Since we moved to LA about a month ago, I haven’t had much motivation to cook for the blog. The complete newness of the geography, culture and lifestyle here has been so overwhelming (in a good way) that thinking of new ideas for dishes keeps getting pushed back with the countless discoveries of restaurants, beaches, places to visit and things to do here. The constant assembly of dishes in my head had stopped for the first time in years, but I didn’t miss it or feel its absence.
But we are settling in fine now, establishing a routine and getting familiar with the novelty of living here. I was recently inspired to cook this dish after discovering an Asian market out of the corner of my eye on the way to a job interview in Torrance last week.
After picking up some gorgeous green cauliflower, striking out on finding fresh bird’s eye chilis and scoring some Onigoroshi, I exited the store with a singular mission to make General Tso’s Tofu, but with the green cauliflower as the base.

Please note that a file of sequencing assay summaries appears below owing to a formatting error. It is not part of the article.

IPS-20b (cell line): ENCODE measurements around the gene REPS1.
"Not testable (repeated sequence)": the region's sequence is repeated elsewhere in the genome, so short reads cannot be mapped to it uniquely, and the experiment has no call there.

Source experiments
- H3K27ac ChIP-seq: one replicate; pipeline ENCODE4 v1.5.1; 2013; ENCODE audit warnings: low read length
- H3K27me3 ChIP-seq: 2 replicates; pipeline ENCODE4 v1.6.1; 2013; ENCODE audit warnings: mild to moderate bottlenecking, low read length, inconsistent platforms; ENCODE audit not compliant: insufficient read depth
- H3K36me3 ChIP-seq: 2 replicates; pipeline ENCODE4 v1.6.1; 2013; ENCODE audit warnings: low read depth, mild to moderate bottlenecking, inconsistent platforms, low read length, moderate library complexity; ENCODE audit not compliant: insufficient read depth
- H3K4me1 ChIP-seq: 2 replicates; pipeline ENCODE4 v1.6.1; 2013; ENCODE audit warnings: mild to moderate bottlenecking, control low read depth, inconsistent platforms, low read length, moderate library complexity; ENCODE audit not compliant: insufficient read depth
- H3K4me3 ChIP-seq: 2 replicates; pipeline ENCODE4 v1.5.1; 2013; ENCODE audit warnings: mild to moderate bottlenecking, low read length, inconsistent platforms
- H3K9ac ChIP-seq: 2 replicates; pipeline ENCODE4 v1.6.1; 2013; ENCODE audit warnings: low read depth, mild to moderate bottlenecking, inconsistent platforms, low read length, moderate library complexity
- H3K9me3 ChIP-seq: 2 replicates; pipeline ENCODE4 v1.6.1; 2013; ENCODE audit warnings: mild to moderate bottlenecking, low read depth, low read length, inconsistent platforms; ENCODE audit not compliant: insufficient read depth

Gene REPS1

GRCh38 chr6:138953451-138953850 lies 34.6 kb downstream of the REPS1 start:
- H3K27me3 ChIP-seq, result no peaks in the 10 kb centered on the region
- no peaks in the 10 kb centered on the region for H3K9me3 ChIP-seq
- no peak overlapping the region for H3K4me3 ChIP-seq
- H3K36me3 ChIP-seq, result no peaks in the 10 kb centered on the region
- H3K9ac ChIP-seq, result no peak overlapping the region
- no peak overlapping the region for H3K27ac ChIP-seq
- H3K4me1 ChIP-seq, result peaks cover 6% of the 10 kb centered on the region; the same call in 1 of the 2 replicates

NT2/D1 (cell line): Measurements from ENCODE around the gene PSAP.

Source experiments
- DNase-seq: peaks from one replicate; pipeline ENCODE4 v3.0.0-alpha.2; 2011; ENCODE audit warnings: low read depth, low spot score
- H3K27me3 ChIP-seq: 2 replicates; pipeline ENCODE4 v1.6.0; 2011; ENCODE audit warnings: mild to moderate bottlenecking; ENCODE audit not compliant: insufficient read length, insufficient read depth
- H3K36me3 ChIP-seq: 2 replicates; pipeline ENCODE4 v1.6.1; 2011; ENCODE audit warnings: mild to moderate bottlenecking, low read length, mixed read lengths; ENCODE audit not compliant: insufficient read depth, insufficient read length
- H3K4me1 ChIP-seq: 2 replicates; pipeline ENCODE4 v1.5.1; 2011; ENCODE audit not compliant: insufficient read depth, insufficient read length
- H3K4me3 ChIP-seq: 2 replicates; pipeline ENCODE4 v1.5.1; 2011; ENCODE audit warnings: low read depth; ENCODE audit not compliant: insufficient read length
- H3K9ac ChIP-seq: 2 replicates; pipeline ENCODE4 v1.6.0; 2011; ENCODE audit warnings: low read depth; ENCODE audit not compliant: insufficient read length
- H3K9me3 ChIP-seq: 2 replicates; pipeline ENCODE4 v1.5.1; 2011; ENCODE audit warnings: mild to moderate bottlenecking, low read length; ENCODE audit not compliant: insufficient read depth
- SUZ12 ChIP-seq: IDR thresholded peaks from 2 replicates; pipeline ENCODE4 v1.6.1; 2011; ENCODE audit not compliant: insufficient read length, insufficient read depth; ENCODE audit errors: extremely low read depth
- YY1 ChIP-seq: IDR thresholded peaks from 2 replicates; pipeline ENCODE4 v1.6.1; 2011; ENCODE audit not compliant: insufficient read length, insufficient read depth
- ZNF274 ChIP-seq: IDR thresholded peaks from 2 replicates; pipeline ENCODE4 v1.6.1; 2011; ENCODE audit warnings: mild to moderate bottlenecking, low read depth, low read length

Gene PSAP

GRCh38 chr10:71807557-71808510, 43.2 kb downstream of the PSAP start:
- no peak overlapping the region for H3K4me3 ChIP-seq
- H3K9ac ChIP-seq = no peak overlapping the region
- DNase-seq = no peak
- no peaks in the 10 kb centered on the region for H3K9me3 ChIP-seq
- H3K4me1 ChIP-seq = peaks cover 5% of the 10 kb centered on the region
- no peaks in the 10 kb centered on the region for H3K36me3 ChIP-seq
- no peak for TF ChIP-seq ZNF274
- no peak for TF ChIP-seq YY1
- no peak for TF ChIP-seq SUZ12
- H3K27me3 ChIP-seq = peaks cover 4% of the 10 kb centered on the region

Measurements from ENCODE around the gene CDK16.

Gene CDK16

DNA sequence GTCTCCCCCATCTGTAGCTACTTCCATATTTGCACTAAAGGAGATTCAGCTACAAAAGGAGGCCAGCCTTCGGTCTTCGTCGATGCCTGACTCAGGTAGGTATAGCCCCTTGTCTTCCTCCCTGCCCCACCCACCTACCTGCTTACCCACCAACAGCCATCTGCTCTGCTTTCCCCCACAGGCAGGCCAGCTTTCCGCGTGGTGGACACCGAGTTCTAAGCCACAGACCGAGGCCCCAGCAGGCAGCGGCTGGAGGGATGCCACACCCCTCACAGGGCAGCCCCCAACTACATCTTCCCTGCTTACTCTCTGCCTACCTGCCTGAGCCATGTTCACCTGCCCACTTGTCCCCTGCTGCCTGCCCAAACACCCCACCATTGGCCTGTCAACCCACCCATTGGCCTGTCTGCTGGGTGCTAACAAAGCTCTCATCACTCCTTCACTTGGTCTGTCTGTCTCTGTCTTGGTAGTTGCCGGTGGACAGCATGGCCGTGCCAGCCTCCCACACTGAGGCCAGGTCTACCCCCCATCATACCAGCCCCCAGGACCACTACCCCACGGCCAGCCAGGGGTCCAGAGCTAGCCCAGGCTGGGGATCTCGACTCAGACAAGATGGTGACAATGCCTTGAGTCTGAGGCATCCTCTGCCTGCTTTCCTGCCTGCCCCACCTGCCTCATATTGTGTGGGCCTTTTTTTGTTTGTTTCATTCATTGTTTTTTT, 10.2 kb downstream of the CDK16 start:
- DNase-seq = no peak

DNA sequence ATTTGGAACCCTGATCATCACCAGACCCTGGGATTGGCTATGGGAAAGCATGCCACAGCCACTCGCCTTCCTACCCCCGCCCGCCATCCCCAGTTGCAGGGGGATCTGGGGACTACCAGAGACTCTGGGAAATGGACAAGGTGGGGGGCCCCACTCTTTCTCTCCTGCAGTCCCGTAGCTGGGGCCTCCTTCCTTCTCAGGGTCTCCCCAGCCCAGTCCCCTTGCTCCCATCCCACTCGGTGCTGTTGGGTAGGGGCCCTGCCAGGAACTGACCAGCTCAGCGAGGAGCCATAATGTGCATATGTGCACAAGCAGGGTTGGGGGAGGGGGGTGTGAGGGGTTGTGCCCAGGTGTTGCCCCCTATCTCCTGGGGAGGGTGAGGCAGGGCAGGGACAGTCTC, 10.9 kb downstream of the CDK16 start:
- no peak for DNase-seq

This dish is all about crispy texture and clingy sauce working together to create the perfect bite. To achieve that ratio, I combined equal parts of cornstarch for crispness, AP flour for body and rice flour for a touch of softness, then adding cold fizzy water to create a tempura-like lightness throughout.
Once fried, the florets are tossed into a gingery-garlicky sauce slightly thickened with a cornstarch slurry until evenly coated, then served right away with a touch of heat, salty chopped peanuts and crisp scallions for a decadent and addictive dish.Print
GENERAL TSO’S CAULIFLOWER
- Total Time: 1 hours
- Yield: 2 servings
for the sauce
- 1 TB dark sesame oil
- 1/4 cup minced ginger